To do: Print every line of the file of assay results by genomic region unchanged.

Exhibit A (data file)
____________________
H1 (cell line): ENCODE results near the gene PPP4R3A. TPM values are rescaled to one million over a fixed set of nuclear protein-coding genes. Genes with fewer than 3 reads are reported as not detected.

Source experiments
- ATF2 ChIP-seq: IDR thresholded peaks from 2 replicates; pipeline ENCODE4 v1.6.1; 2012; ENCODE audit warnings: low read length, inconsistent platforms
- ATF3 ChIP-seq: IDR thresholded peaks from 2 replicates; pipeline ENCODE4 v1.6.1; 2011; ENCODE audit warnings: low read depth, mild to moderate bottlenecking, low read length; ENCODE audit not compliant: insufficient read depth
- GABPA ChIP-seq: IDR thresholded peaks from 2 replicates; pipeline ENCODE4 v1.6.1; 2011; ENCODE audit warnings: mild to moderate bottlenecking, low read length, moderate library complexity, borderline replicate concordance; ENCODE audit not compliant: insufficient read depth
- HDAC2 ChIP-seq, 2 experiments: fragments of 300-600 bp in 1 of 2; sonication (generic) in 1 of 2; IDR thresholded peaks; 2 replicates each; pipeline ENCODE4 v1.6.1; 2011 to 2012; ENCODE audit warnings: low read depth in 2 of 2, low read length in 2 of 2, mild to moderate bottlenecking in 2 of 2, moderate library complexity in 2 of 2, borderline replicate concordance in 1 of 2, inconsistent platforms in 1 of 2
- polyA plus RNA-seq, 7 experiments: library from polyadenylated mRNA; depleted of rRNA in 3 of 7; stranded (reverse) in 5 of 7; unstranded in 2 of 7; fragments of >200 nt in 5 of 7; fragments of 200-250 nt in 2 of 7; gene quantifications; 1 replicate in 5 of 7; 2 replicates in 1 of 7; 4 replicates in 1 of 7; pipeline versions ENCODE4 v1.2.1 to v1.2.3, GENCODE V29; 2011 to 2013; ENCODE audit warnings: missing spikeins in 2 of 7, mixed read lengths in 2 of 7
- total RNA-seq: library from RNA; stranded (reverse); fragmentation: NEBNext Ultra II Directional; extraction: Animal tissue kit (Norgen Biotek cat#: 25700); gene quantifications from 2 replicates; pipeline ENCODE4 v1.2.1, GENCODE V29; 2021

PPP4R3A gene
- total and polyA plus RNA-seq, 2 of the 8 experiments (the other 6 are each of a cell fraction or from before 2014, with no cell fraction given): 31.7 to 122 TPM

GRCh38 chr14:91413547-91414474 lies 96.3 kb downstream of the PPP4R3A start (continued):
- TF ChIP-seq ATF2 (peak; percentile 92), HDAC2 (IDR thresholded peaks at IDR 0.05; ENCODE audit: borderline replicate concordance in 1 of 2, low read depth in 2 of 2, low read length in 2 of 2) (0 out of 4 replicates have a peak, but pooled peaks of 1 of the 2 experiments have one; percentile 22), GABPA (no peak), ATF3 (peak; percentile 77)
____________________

H1 (cell line): ENCODE results near the gene PPP4R3A. TPM values are rescaled to one million over a fixed set of nuclear protein-coding genes. Genes with fewer than 3 reads are reported as not detected.

Source experiments
- ATF2 ChIP-seq: IDR thresholded peaks from 2 replicates; pipeline ENCODE4 v1.6.1; 2012; ENCODE audit warnings: low read length, inconsistent platforms
- ATF3 ChIP-seq: IDR thresholded peaks from 2 replicates; pipeline ENCODE4 v1.6.1; 2011; ENCODE audit warnings: low read depth, mild to moderate bottlenecking, low read length; ENCODE audit not compliant: insufficient read depth
- GABPA ChIP-seq: IDR thresholded peaks from 2 replicates; pipeline ENCODE4 v1.6.1; 2011; ENCODE audit warnings: mild to moderate bottlenecking, low read length, moderate library complexity, borderline replicate concordance; ENCODE audit not compliant: insufficient read depth
- HDAC2 ChIP-seq, 2 experiments: fragments of 300-600 bp in 1 of 2; sonication (generic) in 1 of 2; IDR thresholded peaks; 2 replicates each; pipeline ENCODE4 v1.6.1; 2011 to 2012; ENCODE audit warnings: low read depth in 2 of 2, low read length in 2 of 2, mild to moderate bottlenecking in 2 of 2, moderate library complexity in 2 of 2, borderline replicate concordance in 1 of 2, inconsistent platforms in 1 of 2
- polyA plus RNA-seq, 7 experiments: library from polyadenylated mRNA; depleted of rRNA in 3 of 7; stranded (reverse) in 5 of 7; unstranded in 2 of 7; fragments of >200 nt in 5 of 7; fragments of 200-250 nt in 2 of 7; gene quantifications; 1 replicate in 5 of 7; 2 replicates in 1 of 7; 4 replicates in 1 of 7; pipeline versions ENCODE4 v1.2.1 to v1.2.3, GENCODE V29; 2011 to 2013; ENCODE audit warnings: missing spikeins in 2 of 7, mixed read lengths in 2 of 7
- total RNA-seq: library from RNA; stranded (reverse); fragmentation: NEBNext Ultra II Directional; extraction: Animal tissue kit (Norgen Biotek cat#: 25700); gene quantifications from 2 replicates; pipeline ENCODE4 v1.2.1, GENCODE V29; 2021

PPP4R3A gene
- total and polyA plus RNA-seq, 2 of the 8 experiments (the other 6 are each of a cell fraction or from before 2014, with no cell fraction given): 31.7 to 122 TPM

GRCh38 chr14:91413547-91414474 lies 96.3 kb downstream of the PPP4R3A start (continued):
- TF ChIP-seq ATF2 (peak; percentile 92), HDAC2 (IDR thresholded peaks at IDR 0.05; ENCODE audit: borderline replicate concordance in 1 of 2, low read depth in 2 of 2, low read length in 2 of 2) (0 out of 4 replicates have a peak, but pooled peaks of 1 of the 2 experiments have one; percentile 22), GABPA (no peak), ATF3 (peak; percentile 77)